The carbonated soft drinks sub-sector of the Manufacturers Association of Nigeria (MAN) has raised the alarm over the Federal Government’s proposed 20 per cent excise tax on non-alcoholic beverages which covers the widely consumed Carbonated Soft Drinks (CSD) segment.
Rising from a meeting in Lagos, last week, the sectoral group said such a move will spell doom for the sector as the effect of the prevailing N10 per litre tax regime was already crippling the sector with its biting effects on their businesses.
According to them, industry study already indicated the impacts of the prevailing N10 per litre excise tax effect between June and August 2022 showed eight per cent revenue decline as a direct result of excise tax implementation.
The study also projected that the decline will hit –25 per cent by December 2023 if not reviewed. “This excludes the cost of write-offs of products produced, excised but not sold,” the sectoral group said, warning, “With the proposed 20 per cent Ad-valorem tax introduction, the collapse of the soft drink market is imminent.”
The sectoral group also said the collapse will be catastrophic as thousands of jobs will be affected and the ultimate aim of the government in collecting revenue will be completely defeated.
“Most certainly, the additional 20 per cent will not only kill the sector but result in the loss of revenue by the Federal Government, and a consequential phenomenal loss of jobs by various layers of the Nigerian workforce,” it added
The Soft Drinks Manufacturers Sub-sector of MAN accounts for 33 per cent of the entire manufacturing sector in Nigeria.
Interestingly, the manufacturing industry contributes 15 per cent to the Gross Domestic Product (GDP) of the Nigerian economy, while the food and beverage sector contributes five per cent, with a payment of N202 billion to the government in Value Added Tax (VAT), and N207 billion in Company Income Tax (CIT).
The sectoral group warned that the enormous amount that would be lost by the Federal Government if the sector is allowed to collapse will have a multiplier effect on infrastructural development and growth of the already troubled economy.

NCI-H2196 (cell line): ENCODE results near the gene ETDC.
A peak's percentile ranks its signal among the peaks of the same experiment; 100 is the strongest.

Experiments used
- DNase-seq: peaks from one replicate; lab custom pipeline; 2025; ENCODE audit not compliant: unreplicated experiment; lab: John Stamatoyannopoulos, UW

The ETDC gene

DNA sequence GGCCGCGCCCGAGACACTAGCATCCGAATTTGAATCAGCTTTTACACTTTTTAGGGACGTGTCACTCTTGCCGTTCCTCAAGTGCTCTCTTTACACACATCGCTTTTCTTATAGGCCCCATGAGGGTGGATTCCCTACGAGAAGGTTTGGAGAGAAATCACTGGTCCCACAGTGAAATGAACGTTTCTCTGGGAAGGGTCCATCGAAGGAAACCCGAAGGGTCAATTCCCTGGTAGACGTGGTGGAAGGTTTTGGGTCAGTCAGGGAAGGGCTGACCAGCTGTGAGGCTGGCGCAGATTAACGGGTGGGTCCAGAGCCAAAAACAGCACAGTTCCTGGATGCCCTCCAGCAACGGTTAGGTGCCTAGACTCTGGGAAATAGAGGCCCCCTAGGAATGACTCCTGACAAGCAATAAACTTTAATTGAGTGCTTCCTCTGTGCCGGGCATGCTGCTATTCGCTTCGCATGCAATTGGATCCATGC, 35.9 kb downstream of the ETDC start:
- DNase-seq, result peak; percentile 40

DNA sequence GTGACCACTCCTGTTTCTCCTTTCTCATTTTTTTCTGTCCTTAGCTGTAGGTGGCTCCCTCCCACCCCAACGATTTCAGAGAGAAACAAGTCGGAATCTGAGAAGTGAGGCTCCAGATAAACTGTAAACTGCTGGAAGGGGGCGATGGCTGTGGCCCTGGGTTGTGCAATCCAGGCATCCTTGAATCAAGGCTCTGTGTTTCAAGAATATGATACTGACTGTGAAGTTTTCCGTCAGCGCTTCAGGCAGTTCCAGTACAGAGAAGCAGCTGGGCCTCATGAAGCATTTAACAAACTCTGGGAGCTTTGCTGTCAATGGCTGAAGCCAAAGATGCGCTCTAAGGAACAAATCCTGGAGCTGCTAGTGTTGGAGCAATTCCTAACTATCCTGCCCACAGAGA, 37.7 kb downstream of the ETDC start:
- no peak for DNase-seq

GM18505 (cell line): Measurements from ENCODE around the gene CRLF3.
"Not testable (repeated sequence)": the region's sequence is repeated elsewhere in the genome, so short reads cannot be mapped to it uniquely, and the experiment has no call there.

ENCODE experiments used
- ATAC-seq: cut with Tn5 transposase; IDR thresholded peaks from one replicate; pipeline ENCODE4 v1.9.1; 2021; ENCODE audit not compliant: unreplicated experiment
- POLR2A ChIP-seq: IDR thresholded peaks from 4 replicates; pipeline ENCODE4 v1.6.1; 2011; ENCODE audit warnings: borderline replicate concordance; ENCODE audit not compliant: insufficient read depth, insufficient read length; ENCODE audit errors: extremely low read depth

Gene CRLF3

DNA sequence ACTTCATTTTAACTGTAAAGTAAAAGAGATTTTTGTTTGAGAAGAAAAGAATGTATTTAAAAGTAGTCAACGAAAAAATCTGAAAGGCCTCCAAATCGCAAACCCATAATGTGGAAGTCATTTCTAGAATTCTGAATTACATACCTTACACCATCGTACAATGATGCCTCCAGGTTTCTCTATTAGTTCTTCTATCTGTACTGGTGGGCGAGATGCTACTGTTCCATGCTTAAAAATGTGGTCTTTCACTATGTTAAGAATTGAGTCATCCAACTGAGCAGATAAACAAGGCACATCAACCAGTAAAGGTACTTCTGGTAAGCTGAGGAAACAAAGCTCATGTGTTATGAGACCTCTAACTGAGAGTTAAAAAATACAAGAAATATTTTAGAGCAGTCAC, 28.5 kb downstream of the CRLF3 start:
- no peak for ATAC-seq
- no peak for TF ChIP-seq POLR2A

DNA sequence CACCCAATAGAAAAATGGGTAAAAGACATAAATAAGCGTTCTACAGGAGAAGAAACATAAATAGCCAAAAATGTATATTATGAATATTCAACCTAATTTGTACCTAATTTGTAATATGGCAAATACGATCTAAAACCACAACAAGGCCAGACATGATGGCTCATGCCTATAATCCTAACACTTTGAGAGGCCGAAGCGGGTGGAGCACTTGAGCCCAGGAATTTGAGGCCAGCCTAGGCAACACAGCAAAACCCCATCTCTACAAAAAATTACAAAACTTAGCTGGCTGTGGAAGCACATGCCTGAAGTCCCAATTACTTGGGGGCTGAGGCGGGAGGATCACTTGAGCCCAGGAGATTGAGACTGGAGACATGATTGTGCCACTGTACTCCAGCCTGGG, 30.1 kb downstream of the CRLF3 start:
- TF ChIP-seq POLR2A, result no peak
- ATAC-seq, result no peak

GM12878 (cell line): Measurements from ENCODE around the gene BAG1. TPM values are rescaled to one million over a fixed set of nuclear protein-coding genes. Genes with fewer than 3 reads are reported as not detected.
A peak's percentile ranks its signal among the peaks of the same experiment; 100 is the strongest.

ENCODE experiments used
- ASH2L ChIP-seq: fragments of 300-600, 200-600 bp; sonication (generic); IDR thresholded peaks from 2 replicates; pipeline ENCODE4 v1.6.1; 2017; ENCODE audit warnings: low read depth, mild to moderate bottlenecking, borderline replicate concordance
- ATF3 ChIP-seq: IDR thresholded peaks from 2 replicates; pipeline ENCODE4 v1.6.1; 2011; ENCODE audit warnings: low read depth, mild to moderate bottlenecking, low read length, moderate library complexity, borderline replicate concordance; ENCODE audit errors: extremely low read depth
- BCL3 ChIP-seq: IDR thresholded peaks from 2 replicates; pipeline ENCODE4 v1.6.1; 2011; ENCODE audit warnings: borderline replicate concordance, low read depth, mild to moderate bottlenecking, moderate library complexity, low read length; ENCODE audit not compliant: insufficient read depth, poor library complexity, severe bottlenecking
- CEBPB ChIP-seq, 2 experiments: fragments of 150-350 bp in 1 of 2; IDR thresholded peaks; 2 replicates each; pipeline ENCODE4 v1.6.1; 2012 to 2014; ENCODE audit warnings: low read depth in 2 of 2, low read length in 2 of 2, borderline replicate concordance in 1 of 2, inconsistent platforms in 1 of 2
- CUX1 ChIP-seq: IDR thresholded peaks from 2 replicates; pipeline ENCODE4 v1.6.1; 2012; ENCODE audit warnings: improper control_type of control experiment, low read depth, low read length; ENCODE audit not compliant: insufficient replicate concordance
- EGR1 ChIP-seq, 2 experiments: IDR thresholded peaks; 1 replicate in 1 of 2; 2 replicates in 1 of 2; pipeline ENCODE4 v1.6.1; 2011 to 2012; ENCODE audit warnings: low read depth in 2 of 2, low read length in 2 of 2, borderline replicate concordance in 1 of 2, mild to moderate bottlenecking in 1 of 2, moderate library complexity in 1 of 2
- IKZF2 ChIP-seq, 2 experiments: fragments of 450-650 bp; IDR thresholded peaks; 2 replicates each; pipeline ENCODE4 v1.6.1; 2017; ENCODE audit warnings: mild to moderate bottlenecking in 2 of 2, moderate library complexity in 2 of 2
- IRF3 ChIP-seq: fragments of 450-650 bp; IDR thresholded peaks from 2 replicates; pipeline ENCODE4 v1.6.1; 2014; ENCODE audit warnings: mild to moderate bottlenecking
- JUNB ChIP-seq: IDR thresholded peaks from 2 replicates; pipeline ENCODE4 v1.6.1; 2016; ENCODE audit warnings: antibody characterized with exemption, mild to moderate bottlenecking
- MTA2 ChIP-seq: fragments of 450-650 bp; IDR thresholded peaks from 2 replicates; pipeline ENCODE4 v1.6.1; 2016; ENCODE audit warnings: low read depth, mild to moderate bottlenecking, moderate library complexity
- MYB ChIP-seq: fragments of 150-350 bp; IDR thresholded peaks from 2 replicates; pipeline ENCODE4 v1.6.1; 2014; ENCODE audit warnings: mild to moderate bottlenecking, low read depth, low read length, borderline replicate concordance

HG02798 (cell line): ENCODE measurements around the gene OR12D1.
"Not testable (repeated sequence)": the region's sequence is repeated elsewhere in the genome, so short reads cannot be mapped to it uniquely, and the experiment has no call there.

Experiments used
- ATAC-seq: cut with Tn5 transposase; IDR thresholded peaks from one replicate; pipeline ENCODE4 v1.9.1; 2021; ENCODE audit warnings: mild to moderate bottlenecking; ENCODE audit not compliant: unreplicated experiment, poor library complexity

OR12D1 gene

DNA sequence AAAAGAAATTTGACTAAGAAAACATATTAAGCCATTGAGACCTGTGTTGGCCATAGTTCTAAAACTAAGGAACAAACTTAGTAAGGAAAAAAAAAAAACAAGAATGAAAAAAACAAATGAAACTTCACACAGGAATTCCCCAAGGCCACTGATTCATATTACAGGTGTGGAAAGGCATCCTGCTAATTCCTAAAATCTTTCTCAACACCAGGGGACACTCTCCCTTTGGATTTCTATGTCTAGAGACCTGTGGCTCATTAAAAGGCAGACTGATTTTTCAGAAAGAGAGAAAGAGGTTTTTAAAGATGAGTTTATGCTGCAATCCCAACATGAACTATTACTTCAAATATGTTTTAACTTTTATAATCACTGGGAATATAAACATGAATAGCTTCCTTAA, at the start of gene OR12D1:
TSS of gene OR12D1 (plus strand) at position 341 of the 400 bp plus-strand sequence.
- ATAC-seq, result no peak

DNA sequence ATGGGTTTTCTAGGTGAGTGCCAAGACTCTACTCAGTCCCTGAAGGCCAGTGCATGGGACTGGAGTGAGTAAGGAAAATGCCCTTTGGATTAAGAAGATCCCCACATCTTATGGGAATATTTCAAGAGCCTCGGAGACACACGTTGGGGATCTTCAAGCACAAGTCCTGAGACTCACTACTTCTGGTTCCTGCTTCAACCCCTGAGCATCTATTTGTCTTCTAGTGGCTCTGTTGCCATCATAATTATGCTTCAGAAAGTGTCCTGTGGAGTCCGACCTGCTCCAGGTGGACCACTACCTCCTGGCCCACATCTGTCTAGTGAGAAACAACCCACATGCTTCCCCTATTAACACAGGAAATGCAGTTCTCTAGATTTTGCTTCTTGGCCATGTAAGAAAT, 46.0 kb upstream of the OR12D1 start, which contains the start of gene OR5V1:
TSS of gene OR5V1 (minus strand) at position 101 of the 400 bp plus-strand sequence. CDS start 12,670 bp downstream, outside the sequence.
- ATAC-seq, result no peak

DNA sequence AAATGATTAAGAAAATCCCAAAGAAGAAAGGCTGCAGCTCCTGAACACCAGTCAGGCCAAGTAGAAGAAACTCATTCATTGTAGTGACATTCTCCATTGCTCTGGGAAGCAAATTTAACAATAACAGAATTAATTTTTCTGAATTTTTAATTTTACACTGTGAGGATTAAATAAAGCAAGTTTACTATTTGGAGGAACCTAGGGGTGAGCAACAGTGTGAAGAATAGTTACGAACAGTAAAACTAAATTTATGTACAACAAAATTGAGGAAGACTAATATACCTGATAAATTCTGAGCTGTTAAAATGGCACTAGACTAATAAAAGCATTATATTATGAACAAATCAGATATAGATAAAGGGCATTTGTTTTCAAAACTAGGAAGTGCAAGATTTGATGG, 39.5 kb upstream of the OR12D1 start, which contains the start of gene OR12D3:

According to the National Bureau of Statistics (NBS), the food and beverage division of the economy, in the last five years, generated 1.5 million direct and indirect jobs, and it was from 2020 to date that some companies in the sector strived to pay minimum tax, which is a pointer to the fact that the business climate was deteriorating, as the companies are finding it difficult to carry out their operations effectively.
“There is evidence that the current N10 per litre excise tax on non-alcoholic beverages is ravaging the sector as the companies pay N10 for every litre of beverage produced, whether or not sold,” the group reiterated.
They decried the devastating effects of the N10 per litre tax, which, according to them, has become burdensome with the high cost of operation in the country and its constituent elements.
“This is already having devastating effects on the end cost to consumers, considering their poor economic condition; an additional 20 per cent will most certainly kill the sector,” the group averred.
They, therefore, called for the suspension of the catastrophic excise tax being proposed by the Federal Government to forestall the collapse of the industry.
Corroborating this position, the Corporate Affairs and Sustainability Director, Nigerian Bottling Company (NBC), Ekuma Eze, pointed out that the N10 per litre excise duty currently in practice has no bearing on profitability for any of the members of the sectoral group.
He stated that since the introduction of the N10 per litre excise tax, businesses in the sector have been experiencing a worrisome decline.
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